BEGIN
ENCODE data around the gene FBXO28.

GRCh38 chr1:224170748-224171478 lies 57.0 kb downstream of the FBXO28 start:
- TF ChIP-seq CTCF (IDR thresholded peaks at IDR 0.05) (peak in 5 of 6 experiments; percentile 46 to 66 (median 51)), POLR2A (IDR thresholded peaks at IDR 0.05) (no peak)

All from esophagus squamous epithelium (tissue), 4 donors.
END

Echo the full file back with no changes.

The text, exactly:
ENCODE data around the gene FBXO28.

GRCh38 chr1:224170748-224171478 lies 57.0 kb downstream of the FBXO28 start:
- TF ChIP-seq CTCF (IDR thresholded peaks at IDR 0.05) (peak in 5 of 6 experiments; percentile 46 to 66 (median 51)), POLR2A (IDR thresholded peaks at IDR 0.05) (no peak)

All from esophagus squamous epithelium (tissue), 4 donors.